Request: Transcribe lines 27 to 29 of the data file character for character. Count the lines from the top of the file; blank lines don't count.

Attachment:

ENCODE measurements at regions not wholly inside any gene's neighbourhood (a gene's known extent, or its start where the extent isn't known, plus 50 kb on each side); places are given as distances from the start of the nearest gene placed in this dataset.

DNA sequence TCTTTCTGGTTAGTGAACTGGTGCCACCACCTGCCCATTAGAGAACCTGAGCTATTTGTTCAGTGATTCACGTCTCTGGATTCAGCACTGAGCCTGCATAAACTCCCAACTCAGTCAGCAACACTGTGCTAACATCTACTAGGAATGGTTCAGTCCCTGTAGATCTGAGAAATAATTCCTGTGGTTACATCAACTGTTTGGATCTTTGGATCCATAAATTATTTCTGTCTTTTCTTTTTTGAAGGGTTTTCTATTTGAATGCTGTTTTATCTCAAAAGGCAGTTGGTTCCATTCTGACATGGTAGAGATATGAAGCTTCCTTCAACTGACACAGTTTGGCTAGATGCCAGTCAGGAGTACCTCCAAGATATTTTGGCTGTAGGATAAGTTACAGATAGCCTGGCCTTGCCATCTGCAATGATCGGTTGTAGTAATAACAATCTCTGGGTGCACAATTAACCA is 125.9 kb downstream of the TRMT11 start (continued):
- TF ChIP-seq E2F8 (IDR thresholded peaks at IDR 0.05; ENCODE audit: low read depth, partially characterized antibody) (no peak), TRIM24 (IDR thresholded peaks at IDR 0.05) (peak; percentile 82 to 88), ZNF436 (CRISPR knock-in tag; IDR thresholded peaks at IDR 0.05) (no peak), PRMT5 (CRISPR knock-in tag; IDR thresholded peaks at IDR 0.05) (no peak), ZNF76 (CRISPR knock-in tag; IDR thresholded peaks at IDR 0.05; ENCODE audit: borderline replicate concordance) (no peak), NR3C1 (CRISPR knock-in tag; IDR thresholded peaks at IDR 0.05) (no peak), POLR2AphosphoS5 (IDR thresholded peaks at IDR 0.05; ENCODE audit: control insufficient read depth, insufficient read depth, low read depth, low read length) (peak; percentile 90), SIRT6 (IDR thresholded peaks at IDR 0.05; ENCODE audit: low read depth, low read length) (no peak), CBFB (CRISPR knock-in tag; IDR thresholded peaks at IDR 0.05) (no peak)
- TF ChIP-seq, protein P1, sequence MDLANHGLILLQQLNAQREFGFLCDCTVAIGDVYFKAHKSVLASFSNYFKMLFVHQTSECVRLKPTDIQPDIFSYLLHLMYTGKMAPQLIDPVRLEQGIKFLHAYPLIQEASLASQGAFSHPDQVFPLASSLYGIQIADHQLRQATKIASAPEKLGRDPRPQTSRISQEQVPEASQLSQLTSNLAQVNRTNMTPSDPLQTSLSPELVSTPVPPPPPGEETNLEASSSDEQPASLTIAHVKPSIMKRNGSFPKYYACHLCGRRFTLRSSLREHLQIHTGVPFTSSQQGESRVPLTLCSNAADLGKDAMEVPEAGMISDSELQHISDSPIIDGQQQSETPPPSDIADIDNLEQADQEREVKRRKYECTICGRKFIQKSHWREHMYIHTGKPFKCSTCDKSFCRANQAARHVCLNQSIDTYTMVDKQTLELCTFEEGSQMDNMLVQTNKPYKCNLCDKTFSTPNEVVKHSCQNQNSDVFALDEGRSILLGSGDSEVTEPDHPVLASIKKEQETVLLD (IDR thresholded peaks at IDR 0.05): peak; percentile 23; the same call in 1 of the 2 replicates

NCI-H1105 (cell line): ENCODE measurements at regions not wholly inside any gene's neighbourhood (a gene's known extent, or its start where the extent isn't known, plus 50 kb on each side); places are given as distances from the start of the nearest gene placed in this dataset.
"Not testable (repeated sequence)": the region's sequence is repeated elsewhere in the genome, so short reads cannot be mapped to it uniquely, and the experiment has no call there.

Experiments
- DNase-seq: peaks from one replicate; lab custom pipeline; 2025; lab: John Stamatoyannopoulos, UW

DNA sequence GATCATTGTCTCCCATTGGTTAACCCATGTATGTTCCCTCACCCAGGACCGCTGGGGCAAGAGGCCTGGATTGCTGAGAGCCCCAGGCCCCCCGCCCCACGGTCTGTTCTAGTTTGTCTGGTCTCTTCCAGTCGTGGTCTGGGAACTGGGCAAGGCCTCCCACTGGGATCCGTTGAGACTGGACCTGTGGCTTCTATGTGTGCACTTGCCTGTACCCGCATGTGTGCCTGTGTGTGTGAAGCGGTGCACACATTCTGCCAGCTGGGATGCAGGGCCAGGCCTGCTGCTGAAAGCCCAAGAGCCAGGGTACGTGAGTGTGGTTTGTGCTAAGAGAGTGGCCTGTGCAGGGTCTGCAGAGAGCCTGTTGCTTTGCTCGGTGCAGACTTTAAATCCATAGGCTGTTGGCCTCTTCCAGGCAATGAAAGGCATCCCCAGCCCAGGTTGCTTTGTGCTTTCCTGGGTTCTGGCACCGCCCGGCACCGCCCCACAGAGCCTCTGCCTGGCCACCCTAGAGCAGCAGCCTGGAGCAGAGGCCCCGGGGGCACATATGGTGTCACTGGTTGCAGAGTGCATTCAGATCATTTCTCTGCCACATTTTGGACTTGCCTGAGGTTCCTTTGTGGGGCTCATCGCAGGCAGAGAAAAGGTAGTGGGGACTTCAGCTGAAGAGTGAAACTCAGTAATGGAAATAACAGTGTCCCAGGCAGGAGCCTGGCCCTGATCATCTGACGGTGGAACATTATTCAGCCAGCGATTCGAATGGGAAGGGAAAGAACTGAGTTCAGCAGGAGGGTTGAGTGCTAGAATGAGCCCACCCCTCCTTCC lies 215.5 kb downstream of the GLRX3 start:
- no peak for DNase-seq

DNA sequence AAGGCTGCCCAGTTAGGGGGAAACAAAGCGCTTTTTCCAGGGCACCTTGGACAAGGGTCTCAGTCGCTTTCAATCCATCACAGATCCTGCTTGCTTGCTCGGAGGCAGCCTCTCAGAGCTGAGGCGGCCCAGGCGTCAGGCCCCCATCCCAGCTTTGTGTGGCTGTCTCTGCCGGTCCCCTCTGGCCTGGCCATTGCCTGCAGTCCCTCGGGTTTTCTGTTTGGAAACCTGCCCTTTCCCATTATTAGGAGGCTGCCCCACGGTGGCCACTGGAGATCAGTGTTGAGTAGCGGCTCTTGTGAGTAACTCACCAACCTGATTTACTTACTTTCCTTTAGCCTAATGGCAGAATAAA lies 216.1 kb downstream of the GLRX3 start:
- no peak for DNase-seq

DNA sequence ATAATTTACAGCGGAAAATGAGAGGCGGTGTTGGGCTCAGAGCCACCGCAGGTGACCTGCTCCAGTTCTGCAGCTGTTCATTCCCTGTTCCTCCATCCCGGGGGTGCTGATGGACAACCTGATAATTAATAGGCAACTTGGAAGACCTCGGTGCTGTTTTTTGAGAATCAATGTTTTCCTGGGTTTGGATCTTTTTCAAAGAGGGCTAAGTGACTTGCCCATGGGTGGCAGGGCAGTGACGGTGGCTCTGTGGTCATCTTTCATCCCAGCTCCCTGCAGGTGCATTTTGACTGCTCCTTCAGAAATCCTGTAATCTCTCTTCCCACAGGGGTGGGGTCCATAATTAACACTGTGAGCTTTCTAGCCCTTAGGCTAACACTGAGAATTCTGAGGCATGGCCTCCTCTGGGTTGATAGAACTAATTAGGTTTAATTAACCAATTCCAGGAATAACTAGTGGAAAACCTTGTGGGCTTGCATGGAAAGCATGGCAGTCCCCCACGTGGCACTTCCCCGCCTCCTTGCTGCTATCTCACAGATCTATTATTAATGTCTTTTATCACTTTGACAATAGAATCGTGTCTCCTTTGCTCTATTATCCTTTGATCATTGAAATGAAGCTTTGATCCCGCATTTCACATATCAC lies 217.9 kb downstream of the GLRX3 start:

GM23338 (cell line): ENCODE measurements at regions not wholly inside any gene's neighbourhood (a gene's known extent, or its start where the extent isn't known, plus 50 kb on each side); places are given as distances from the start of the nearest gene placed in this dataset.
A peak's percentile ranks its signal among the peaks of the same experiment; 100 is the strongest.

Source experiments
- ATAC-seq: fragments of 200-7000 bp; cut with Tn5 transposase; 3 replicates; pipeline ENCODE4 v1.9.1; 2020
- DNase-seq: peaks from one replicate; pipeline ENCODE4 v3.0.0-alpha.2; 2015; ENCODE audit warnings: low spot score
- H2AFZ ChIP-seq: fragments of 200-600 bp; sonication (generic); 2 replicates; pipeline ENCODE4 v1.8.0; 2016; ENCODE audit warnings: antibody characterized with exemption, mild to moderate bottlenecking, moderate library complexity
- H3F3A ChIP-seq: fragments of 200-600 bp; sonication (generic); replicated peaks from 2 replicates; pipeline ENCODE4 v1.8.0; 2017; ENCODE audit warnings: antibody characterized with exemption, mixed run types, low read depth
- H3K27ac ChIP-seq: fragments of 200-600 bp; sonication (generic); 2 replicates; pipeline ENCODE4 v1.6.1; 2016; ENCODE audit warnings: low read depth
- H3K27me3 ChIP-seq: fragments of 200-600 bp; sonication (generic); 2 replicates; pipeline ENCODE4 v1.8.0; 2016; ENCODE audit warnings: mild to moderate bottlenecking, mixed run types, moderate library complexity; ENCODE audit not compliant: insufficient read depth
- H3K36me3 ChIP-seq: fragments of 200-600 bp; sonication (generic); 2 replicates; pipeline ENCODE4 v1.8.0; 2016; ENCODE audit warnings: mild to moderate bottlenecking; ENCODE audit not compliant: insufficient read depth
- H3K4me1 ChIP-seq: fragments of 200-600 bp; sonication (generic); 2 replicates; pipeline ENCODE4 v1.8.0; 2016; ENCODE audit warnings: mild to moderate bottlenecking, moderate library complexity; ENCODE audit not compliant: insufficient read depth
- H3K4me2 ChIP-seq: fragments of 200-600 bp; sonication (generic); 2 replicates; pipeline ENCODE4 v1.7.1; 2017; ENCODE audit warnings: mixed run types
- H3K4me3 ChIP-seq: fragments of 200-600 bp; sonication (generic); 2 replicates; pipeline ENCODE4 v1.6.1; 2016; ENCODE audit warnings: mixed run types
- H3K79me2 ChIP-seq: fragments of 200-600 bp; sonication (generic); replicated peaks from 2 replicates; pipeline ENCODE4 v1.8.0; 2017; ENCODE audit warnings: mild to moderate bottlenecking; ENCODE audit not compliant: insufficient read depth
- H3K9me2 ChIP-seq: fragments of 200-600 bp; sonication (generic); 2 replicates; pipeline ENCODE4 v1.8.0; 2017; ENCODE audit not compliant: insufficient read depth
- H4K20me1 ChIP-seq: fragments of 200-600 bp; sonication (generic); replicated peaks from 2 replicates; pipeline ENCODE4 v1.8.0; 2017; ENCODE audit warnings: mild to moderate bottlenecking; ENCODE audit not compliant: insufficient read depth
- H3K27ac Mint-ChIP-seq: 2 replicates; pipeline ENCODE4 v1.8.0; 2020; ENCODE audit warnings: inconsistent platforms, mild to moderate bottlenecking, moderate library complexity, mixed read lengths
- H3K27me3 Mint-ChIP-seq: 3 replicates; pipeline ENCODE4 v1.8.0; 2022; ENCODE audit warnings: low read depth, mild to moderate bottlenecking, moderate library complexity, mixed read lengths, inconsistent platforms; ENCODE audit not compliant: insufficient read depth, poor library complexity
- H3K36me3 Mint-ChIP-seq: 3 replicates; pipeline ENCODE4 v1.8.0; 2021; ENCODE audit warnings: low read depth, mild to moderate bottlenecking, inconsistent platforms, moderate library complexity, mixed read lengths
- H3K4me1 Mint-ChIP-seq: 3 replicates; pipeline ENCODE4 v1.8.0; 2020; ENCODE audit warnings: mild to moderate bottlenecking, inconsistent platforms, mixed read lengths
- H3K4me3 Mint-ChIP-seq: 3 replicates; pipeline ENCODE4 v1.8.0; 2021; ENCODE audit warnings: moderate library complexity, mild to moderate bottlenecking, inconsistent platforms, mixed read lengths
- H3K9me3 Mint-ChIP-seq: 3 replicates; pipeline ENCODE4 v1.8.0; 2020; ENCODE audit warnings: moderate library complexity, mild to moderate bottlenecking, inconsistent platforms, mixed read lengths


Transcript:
- H3K79me2 ChIP-seq: fragments of 200-600 bp; sonication (generic); replicated peaks from 2 replicates; pipeline ENCODE4 v1.8.0; 2017; ENCODE audit warnings: mild to moderate bottlenecking; ENCODE audit not compliant: insufficient read depth
- H3K9me2 ChIP-seq: fragments of 200-600 bp; sonication (generic); 2 replicates; pipeline ENCODE4 v1.8.0; 2017; ENCODE audit not compliant: insufficient read depth
- H4K20me1 ChIP-seq: fragments of 200-600 bp; sonication (generic); replicated peaks from 2 replicates; pipeline ENCODE4 v1.8.0; 2017; ENCODE audit warnings: mild to moderate bottlenecking; ENCODE audit not compliant: insufficient read depth